For a week, the celeb gossip universe has been obsessed with The Bachelor's "After The Final Rose" special, which some perceived as pure public humiliation.
While the show's season finale and the reunion special were shown back-to-back, six weeks of real time had elapsed between the finale, when Jason Mesnick chose Melissa Rycroft as his bride, and the special, during which he announced that he had changed his mind and professed feelings instead for runner-up Molly Malaney.
As Rycroft fought back tears, and as Mesnick turned to Malaney, many fans became enraged, decrying Mesnick as a "jackass," "playboy" and "bastard."
This particular chapter of reality TV struck some as a little too real.
Yet The Bachelor creator and executive producer Mike Fleiss says the March 2 spectacle reflected not the worst, but the very best of reality TV.
"I'm not really surprised by this, it's just a sign that the show is working," he told Time magazine. "That's really your job, to create television that the whole country will sit down at one time and watch together."
"Honestly, I really don't see the difference between [Jason Mesnick] dumping Molly in New Zealand and then dumping Melissa [weeks later] in Glendale."
Some say the difference is that Malaney knew there was a chance she could get kicked off the show during the competition, while Rycroft's departure occurred long after she had already been picked as the winner and gotten engaged.
But Fleiss insists Mesnick's actions came as no shock to Melissa.
In the weeks leading up to the special, Fleiss said he started to hear word from other producers on the show that Rycroft and Mesnick were not getting along.
Two weeks before the reunion, Fleiss heard Mesnick was still interested in Molly Malaney - whom Fleiss had approached about starring in The Bachelorette (third-place finisher Jillian Harris would eventually be tapped for that role).
All of of which set the stage for the most unpredictable "After the Final Rose" event in The Bachelor history - as host Chris Harrison accurately hyped it.Opting to film the show without a live audience for secrecy reasons, and unsure of how Malaney would respond to Mesnick's affections, Fleiss said there was plenty of uncertainty when cameras rolled - just not when it came to Rycroft.
"She knew they were essentially finished before walking out on stage," Fleiss said of Rycroft, who debuted last night on Dancing with the Stars. "But doing it for real, making it official and handing back the ring caused real emotions."
In various interviews, as well as in e-mails between Jason and Melissa that were leaked to the press last week, The Bachelor star blamed the producers for some of the emotional fallout surrounding his choice of Molly Malaney.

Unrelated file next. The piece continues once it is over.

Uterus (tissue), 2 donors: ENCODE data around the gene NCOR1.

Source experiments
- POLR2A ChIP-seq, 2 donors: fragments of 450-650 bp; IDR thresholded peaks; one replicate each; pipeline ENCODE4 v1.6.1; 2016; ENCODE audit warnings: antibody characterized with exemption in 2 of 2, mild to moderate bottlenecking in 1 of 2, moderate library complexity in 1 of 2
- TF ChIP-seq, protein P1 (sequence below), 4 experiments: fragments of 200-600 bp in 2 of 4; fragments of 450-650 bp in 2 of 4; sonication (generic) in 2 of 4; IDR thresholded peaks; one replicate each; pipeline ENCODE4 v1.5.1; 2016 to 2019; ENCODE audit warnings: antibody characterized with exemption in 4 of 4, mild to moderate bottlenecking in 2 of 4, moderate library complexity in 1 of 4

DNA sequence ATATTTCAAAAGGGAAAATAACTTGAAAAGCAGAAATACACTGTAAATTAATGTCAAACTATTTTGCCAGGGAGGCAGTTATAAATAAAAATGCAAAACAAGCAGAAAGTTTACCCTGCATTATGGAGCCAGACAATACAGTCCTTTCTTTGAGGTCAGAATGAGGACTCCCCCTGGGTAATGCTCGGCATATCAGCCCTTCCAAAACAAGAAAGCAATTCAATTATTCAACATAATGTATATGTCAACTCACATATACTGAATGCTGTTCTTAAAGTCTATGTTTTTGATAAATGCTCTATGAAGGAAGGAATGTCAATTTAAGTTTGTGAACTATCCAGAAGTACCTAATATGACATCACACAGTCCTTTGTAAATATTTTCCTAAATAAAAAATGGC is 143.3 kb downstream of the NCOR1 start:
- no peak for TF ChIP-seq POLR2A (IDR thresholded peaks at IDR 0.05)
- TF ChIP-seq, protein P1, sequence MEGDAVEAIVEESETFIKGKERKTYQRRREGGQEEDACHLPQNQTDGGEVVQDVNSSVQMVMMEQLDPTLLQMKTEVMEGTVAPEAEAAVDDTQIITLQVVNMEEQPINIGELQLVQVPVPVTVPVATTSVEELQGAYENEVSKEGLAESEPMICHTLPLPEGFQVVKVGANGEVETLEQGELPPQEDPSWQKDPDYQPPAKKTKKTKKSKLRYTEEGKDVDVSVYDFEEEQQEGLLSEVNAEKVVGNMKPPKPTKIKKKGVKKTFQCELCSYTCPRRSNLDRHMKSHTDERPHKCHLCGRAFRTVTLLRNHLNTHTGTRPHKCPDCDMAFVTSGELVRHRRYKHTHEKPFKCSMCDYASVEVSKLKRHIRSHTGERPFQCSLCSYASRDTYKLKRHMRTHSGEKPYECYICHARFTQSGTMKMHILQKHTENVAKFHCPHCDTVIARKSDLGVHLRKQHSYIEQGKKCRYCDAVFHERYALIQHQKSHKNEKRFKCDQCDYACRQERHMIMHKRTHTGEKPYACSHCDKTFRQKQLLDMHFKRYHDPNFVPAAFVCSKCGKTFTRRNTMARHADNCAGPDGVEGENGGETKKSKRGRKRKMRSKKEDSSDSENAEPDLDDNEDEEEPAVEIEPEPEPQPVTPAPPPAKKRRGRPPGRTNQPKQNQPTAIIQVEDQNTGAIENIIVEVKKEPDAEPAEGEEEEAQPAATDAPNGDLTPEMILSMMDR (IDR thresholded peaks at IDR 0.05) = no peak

Specifically, Mesnick claimed numerous times he was obligated to dump Rycroft in front of the cameras. But Fleiss says that's only half the story:
"We didn't want Jason to necessarily spill the beans prior to taping, to keep it as real as possible. But he's a good guy and didn't conceal anything - he let her know before that show that he didn't think this was going to work."
Fleiss seems to be basking in the buzz of the past week, but he also claims the emotional outcry that's accompanied this season's Bachelor denouement is a sign of the passion this new wave of reality TV contestants is bringing to the set.
Before, he says, it was nearly impossible to recruit plausible contestants, or even hosts, to reality TV projects. But the genre has grown increasingly mainstream, and producers have been able to find people who are not just exhibitionists.
And that, he says, is the true impact of Jason Mesnick.
"Believe me, I've seen Bachelor couples stay together who really didn't care about each other," he said. "Some of them feel an obligation to the show to try to be a couple, since we spent literally millions of dollars as their matchmakers."
But rather than playing to the expectations of producers, or viewers, says Fleiss, Mesnick dared to reveal his true emotions, and to acknowledge the uncomfortable truth that love is not always a programmable enterprise.
"More than any other Bachelor in history, he was committed to love and to truly following his heart even though he knew he was going to have to go through hell to do it," Fleiss said. "It's really a romantic notion, that he sacrificed chunks of his popularity to at least try to be with the woman he loved."
Will Jason and Molly get married?